Reuters blog archive
from David Rohde:
On paper, Karzai’s talks with Clinton are historic. A famed American political figure is helping negotiate the end of the longest war in U.S. history – a 12-year odyssey that has claimed 2,100 American lives and more than $600 billion in treasure.
But Karzai’s visit is being greeted with a yawn. There has been more media coverage of Clinton’s exhaustive travel, physical appearance and political prospects in recent days than her wartime diplomacy.
Clinton is partly to blame for this dynamic. She has been a very good but very cautious secretary of state, who kept her distance from Afghanistan and other seemingly intractable conflicts. Clinton established a strong relationship with President Barack Obama, was innovative and worked tirelessly, but her position as a potential 2016 presidential candidate clearly influenced her performance.
from The Great Debate:
The stubborn war in Afghanistan, which has spanned a decade and cost more than 2,000 American lives, has now faded to one key question: How many U.S. troops will remain after 2014?
This is the issue that will likely occupy President Barack Obama and Afghan President Hamid Karzai when they meet at the White House on Friday. Officials are already batting numbers about, ranging from zero to 20,000.
from India Insight:
Racing through the deserted streets of Kabul at nighttime, you are likely to be stopped at street corners by policemen once, twice or even more. If you are a South Asian, as I am, their guard is up even more. "Pakistani or Indian?" the cop barks out as you lower your window. When I answer "Indian", he wants me to produce a passport to prove that, and as it happens, I am not carrying one. So I am pulled out of the car in the freezing cold and given a full body search, with the policemen muttering under his breath in Dari that everyone goes around claiming to be an Indian, especially Pakistanis.
To be an Indian in Kabul is to be greeted warmly wherever you go, whether it is negotiating a security barrier or seeking a meeting with a government official. There is an easing of tensions (in Afghanistan, the fear uppermost in the mind is that the stranger at the door could be an attacker and you don't have too long to judge), Bollywood is almost immediately mentioned, and your hosts will go out of their way to help.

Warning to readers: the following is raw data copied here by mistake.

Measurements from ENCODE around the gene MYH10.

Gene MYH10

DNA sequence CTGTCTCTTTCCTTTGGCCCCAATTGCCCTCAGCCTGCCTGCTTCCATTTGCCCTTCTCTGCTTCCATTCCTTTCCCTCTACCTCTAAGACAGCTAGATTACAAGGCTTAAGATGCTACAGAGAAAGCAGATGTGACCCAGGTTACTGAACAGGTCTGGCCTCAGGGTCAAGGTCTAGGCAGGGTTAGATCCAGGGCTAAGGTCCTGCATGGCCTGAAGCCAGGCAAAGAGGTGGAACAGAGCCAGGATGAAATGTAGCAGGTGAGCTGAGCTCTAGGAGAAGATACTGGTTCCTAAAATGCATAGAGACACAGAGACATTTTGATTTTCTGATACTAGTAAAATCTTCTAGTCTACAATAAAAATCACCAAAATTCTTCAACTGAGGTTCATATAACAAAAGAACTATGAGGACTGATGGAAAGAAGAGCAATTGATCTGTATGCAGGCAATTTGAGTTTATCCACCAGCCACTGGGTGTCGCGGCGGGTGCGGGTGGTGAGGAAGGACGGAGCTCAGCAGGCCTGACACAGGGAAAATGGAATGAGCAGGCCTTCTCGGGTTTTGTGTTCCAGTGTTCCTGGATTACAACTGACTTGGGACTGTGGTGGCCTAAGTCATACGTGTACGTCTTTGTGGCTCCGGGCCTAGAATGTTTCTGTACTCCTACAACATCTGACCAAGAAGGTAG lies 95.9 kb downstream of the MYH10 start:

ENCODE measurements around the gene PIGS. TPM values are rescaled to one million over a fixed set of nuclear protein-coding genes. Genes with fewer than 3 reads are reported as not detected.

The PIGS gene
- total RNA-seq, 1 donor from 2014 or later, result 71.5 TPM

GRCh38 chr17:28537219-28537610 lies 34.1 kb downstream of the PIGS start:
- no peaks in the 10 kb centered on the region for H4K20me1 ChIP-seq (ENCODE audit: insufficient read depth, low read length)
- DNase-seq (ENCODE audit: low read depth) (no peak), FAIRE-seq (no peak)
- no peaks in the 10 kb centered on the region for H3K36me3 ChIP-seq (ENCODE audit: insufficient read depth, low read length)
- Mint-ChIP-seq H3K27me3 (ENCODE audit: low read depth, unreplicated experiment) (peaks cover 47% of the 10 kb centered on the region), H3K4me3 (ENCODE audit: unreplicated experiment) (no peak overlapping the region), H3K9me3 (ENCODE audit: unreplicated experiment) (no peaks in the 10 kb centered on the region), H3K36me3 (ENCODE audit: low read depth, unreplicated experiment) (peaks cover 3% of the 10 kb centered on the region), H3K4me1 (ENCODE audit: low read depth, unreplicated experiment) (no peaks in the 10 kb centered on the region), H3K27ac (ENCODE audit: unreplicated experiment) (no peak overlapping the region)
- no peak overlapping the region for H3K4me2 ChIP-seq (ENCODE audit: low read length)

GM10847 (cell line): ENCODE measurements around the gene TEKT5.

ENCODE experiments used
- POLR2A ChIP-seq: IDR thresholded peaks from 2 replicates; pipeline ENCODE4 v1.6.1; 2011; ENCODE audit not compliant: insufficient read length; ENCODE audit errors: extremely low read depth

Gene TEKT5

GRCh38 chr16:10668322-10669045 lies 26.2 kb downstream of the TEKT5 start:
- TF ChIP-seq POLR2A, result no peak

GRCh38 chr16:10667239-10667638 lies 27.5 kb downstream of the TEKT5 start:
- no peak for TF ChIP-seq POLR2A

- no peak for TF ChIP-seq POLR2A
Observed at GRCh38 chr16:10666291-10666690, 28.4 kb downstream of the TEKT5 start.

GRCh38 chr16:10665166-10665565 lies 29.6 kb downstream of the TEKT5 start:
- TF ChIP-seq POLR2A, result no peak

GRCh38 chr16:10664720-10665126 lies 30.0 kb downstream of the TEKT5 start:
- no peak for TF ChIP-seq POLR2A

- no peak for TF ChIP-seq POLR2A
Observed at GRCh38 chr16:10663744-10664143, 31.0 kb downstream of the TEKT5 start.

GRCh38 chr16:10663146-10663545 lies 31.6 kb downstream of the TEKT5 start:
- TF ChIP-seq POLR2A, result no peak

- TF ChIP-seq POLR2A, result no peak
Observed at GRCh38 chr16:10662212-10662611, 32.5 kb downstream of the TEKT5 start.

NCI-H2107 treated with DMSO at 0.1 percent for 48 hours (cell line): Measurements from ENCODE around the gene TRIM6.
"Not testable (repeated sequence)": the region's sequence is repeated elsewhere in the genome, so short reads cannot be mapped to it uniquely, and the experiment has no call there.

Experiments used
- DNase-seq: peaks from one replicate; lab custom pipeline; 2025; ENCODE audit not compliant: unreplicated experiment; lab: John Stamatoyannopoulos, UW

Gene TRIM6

Women have won hard-fought rights in Afghanistan since the austere rule of the Taliban was ended by U.S.-backed Afghan forces in 2001. But gains made in areas such as education, work and even dress code look shaky as the government plans peace talks that include negotiating with the Taliban.
The gaggles of giggling schoolgirls in their black uniforms and flowing white hijabs seen across Afghanistan's cities have become symbolic of how far women's rights have come since the austere rule of the Taliban was toppled a decade ago. While women have gained back basic rights in education, voting and work, considered un-Islamic by the Taliban, their plight remains severe and future uncertain as Afghan leaders seek to negotiate with the Taliban as part of their peace talks.
from Afghan Journal:
Several years ago President Hamid Karzai likened balancing Afghanistan’s various internal pressures and the demands of external allies and foes with walking while holding a fragile dish. With no end in sight to the U.S.-led war now in its 10th year, he must feel as if he is juggling the entire dinner service.
For years Karzai has said that peace talks with the insurgents was key to the solution of the Afghan conflict and termed them as a priority since last year, but he also has to take on board the frequently conflicting interests of all the players.
Like many Afghans, shopkeeper Abdul Sattar recalls Taliban rule as a nightmare of public executions, women shut away at home and evenings without TV, but he might accept some of it back for peace and stability.
With President Hamid Karzai reaching out to insurgents in a bid to broker peace talks, the Kabul businessman says he would support a deal returning Afghanistan's former hardline rulers to some measure of power if it brought an end to 10 years of war.
Afghan President Hamid Karzai chose a female, Hindu candidate when he voted in Saturday's parliamentary election, two palace officials close to him said. Just two Hindu candidates were on the list of about 600 vying for parliamentary seats in the Afghan capital. Karzai's choice could annoy supporters in deeply conservative, Muslim Afghanistan. (Photo: President Karzai casts his vote in Kabul September 18, 2010/Andrew Biraj)
His backers include powerful ex-warlords who were fielding their own candidates and religious conservatives who are opposed to female politicians and unlikely to be happy Karzai is backing a non-Muslim.
from Afghan Journal:
By Sayed Salahuddin
Petty corruption has more than doubled in Afghanistan since 2007, a new survey shows, and nine years after the fall of the Taliban graft drains at least $1 billion a year from the $11 billion economy.